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Principal Components are really useful for dataset with a large number of variables that potentially are correlated between them. By creating vectors using the variables, we reduce the number of ‘variables’ to be included in the model. The aim is to include the components that explain the larger volume of variation of the dataset.
How to do Principal Components Analysis using R?
Initially, we need data so let’s go to create:
x1<- c(122, 21, 105, 101, 155, 131, 115, 53, 75, 45)
x2<-c(117, 32, 140, 105, 149, 146, 82, 60, 82, 37)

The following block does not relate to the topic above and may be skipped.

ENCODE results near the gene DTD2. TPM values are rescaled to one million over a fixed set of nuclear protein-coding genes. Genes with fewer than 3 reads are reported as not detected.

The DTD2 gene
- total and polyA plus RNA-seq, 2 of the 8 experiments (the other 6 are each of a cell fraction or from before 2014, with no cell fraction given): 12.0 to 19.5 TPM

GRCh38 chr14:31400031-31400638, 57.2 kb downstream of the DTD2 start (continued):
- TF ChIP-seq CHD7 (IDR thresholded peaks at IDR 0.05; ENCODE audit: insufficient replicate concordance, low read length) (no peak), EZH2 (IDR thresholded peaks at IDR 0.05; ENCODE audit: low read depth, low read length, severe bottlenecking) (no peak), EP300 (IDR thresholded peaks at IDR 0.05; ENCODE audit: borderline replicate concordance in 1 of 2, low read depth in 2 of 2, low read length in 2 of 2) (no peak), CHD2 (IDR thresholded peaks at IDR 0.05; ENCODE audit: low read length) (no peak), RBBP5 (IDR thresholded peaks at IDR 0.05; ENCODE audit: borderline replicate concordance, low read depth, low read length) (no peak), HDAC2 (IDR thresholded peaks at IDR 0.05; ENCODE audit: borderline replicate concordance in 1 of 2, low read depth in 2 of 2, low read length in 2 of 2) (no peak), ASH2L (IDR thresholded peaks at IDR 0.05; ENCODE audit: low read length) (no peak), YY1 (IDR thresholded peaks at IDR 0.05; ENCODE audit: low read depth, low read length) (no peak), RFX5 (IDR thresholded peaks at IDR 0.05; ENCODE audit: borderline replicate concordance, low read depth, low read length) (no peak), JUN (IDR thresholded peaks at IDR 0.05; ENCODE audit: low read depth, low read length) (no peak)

The we will scale it with:
Within the Data Science and Analytic Higher Diploma, I have been asked:
“Research an area of sentiment analysis that is of interest to you. Describe the process that is required to implement the analysis and how you would do this.”
So I through myself to research using ‘Google’ some information about Sentiment Analysis and I found this Youtube video that explains how to use R and Twitter to do some Sentiment Analysis.
Personally I think Michael Herman did a fair job with this video; however, it was published on 2012 – therefore with different changes going on in Youtube and new R versions, the code provided show various errors.
So, after playing around with the code provided in the video and doing some searches I successfully analysed some data.
Here is my R code for the Sentiment Analysis proposed by Michael: Read more